Are you being suckered on Foreign Exchange?

I am amazed at the naivety of finance people in business (who should know better) being ‘suckered’. And, I use that term with a pinch of derision thrown in. To be specific, I am amazed that they get suckered by offers from their financial institution. Offers that purport to match or better the FX rate they are receiving from their current supplier.

The reality is that most people don’t know what rate they are achieving. Let alone what margin they are paying to their FX provider.

To provide some clarity let me unpack this in simple terms. I will also offer some suggested solutions:

Issue No 1 – Safety of your funds with a bank.

One of the big ‘hooks’ of the banks (who are the major FX providers in Australia) is that your funds are secure. Oh don’t they play this as a trump card!

It is a completely true statement that your funds are safe with a government guaranteed bank. However, there is one very important piece of information that you are not told. Your (non-bank) FX provider can also utilise one of the (big four) banks to maintain custody of your funds.

In other words, your funds are just as safe during the FX trade process by a non-bank provider – provided  the custody of your funds is held (in trust) with a bank at all times.


Yes, it’s that simple. Your funds held in trust are safe in the hands of a (guaranteed) banking institution. And meantime, you get all the benefits of an FX trade through a non-bank institution.

Suggested Solution 1 – make sure your funds are in custody by a (big four) bank at all times. This is a simple question to ask your non-bank provider.

Issue No 2 – Misalignment of interests.

Where there is a misalignment between the interests of the FX provider and the customer – problems will (not may) occur.

Consider this – the vast majority of FX dealers receive a bonus on commission.

This means that the greater margin they can charge the customer – the more bonus the dealer and the institution can make.

So regardless of what deal or rate or willingness to match the rate that you are paying with your current FX provider, there will always be a margin temptation for the dealer and the institution. Take extra margin (from you the customer) when the circumstances such as market allow.

The solution to this issue is simple and also connected with Issue No 3 below – read on…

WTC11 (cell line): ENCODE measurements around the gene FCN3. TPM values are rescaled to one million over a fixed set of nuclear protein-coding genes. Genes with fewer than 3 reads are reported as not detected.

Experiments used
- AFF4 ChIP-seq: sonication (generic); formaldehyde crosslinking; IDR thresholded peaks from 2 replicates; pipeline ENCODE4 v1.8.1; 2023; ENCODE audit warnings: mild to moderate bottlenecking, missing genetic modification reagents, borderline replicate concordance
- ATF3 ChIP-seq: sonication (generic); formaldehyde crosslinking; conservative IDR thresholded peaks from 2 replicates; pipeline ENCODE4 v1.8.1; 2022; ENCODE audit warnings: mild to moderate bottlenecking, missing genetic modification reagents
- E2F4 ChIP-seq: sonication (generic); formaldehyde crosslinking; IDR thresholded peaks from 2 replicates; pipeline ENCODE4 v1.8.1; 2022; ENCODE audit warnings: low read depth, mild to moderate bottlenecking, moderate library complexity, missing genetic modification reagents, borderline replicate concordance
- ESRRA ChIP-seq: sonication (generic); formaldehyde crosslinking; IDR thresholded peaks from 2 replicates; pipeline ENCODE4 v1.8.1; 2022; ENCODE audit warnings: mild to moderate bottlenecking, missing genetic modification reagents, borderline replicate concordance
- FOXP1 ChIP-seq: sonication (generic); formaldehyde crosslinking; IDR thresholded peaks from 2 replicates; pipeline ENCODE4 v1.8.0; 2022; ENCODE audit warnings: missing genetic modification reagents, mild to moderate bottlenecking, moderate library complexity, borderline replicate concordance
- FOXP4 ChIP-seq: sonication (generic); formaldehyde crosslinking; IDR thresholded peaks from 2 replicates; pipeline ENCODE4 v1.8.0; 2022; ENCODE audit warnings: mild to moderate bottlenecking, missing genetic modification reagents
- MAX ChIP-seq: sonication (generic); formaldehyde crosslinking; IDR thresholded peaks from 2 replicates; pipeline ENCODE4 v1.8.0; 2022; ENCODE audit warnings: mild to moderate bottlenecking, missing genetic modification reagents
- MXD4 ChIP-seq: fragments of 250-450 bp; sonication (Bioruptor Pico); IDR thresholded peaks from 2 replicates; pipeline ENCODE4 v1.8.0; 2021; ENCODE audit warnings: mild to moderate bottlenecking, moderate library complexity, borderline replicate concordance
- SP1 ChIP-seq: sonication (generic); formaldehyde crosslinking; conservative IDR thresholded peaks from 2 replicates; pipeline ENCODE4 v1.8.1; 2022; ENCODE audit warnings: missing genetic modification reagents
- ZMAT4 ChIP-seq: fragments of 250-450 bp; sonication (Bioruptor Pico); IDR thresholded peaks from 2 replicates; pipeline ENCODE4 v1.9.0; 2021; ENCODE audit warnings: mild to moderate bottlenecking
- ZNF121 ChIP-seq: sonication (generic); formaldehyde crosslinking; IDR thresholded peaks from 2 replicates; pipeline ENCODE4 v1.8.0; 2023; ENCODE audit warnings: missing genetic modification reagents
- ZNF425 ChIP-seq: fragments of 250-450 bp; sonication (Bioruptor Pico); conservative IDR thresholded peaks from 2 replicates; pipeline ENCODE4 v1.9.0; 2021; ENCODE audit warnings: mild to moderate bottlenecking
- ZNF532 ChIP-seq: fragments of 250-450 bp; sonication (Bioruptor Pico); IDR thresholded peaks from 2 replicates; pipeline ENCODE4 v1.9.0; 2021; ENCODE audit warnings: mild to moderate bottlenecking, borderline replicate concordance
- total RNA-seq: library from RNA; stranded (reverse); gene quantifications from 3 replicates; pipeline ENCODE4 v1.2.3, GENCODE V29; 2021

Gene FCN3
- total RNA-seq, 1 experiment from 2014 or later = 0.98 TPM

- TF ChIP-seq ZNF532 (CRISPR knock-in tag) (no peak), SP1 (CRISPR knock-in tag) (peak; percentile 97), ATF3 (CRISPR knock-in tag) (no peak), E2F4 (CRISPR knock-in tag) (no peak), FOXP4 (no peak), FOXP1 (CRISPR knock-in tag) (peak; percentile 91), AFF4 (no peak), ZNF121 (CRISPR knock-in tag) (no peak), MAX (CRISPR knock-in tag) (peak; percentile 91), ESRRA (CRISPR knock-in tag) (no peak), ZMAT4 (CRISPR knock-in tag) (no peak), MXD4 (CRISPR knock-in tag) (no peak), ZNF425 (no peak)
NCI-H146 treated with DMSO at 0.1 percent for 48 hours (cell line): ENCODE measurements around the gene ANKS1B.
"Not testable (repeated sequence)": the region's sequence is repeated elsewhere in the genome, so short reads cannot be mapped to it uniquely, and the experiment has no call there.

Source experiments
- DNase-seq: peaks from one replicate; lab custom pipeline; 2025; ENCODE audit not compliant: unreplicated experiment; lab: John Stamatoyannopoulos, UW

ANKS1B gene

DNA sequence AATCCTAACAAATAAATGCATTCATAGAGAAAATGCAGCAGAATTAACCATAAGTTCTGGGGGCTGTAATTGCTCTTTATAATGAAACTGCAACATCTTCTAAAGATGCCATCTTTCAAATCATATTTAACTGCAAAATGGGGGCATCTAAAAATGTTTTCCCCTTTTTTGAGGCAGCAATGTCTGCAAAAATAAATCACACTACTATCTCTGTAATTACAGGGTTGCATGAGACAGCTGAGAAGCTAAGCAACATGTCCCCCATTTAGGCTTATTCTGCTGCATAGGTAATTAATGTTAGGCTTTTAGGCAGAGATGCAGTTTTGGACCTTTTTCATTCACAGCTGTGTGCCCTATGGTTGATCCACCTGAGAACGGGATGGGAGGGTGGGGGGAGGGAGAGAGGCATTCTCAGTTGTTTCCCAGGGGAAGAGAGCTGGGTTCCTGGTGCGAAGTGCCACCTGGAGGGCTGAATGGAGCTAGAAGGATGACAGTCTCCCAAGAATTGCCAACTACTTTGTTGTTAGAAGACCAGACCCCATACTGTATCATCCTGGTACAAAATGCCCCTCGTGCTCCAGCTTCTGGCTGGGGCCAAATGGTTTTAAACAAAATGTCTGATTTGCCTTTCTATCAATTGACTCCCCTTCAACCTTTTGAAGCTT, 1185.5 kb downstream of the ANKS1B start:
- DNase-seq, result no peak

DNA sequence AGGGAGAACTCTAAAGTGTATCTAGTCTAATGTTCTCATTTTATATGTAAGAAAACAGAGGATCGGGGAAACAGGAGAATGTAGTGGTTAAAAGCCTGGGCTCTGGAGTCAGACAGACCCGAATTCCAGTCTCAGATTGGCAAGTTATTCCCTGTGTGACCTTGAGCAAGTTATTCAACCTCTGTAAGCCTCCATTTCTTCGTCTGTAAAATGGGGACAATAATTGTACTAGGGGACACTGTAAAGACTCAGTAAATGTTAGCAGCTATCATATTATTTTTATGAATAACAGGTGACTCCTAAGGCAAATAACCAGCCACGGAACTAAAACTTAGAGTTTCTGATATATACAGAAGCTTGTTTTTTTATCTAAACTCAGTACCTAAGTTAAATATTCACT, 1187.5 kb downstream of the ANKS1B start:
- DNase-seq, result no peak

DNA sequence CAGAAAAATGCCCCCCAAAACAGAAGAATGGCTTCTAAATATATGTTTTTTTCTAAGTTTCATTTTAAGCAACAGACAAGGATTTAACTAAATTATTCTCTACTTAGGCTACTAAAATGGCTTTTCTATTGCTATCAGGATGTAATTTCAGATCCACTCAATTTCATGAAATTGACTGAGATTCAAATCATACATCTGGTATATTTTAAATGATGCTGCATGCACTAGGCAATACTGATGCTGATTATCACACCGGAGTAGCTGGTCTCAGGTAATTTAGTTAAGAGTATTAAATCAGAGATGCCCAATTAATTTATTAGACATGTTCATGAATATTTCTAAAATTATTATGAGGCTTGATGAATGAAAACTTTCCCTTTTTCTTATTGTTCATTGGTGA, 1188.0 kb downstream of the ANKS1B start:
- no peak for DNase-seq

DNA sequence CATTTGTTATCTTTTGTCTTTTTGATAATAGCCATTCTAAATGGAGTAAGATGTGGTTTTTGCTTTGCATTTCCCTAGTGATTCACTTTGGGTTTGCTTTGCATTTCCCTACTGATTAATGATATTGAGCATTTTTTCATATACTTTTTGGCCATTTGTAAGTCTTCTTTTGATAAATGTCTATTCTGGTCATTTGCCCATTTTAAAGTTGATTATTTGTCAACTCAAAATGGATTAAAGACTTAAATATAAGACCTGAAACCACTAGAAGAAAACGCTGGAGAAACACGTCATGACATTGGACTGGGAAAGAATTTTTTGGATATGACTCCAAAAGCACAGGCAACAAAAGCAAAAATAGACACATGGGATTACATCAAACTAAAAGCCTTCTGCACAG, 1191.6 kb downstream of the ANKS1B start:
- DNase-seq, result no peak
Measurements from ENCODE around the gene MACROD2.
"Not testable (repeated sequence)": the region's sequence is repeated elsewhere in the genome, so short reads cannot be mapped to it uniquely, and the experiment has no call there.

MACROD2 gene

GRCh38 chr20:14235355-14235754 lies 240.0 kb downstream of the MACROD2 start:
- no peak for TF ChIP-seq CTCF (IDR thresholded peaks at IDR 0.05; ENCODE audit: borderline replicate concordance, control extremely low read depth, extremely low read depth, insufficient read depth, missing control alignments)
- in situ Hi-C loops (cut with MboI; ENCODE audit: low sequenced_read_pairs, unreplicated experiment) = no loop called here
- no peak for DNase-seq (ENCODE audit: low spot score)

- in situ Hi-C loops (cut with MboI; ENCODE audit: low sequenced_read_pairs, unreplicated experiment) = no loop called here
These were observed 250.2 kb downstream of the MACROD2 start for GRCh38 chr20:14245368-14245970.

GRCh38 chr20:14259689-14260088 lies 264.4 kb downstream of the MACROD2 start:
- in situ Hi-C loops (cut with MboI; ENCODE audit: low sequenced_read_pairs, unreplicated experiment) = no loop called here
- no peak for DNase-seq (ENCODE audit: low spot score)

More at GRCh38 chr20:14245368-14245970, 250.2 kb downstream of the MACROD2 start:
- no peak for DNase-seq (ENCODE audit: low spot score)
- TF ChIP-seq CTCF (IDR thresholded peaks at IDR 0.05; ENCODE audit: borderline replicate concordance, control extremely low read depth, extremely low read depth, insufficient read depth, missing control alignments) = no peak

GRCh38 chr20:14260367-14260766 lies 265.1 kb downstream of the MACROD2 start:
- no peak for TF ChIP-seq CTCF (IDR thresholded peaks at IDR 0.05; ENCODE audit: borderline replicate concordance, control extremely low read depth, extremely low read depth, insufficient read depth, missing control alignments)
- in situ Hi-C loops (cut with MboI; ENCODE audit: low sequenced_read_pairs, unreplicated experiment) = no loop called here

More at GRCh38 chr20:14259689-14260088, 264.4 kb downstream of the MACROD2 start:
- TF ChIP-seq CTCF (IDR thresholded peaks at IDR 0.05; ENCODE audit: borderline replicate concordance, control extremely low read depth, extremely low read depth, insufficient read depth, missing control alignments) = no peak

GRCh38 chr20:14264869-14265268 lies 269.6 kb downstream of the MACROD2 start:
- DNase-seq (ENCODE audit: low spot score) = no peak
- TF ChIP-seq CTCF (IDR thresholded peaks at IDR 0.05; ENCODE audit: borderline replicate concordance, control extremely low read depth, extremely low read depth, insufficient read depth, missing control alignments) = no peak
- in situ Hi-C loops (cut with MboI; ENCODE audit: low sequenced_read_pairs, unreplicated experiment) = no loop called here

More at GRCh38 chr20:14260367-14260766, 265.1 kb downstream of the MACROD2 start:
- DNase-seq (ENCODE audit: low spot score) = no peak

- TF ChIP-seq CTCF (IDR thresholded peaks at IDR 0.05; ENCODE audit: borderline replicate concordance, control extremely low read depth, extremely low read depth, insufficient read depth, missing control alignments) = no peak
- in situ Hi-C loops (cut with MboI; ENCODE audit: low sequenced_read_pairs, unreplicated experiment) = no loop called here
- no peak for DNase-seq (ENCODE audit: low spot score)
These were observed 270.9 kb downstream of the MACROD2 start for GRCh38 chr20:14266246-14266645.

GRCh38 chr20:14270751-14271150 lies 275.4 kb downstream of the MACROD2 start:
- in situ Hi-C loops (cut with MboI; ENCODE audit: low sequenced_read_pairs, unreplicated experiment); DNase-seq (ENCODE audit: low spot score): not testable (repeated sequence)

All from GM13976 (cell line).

Suggested Solution 2 – make sure that the dealers of your FX provider are NOT compensated by commission. This ensures that the dealer has no temptation. Other than to provide you with advice or trade on your behalf in a manner which benefits you.

Issue No 3 – Lack of transparency. This is by far and away the biggest pitfall of all and in some ways, comes as no surprise.

So, your financial institution has offered to match the rates you receive from your current provider.

On the surface, this sounds great, right? The bank ‘feels’ safer (see Issue No 1) so let’s go with the bank, shall we?

Let me be clear. I am not ‘bank bashing’ because it’s recently become a popular ‘sport’. Especially after the Royal Commission into banking.

The fact remains that there was and continues to be close to zero transparency from banks in regard to FX trades. No reporting of margin or at least the rate achieved vs the interbank rate (which is the margin). You can undertake the task yourself – but it takes a little effort.

At the time of writing there is not one Australian bank that I am aware of that will provide a transparent FX deal report. A report that shows the actual FX trade information:

  • the time of the FX deal
  • the rate charged
  • the interbank rate (i.e. the wholesale rate the bank received).

With this information you can actually know how much  your FX trade actually cost you.

There is no current requirement for any institution to provide such information. So, it should come as no surprise that there is no accountability or transparency provided by the banks in regard to FX.

It becomes a simple sales ploy for the FX provider to entice the customer back.

“We will match your current rate!”

Most people have no idea of the margin they are being charged – they just accept what they are told.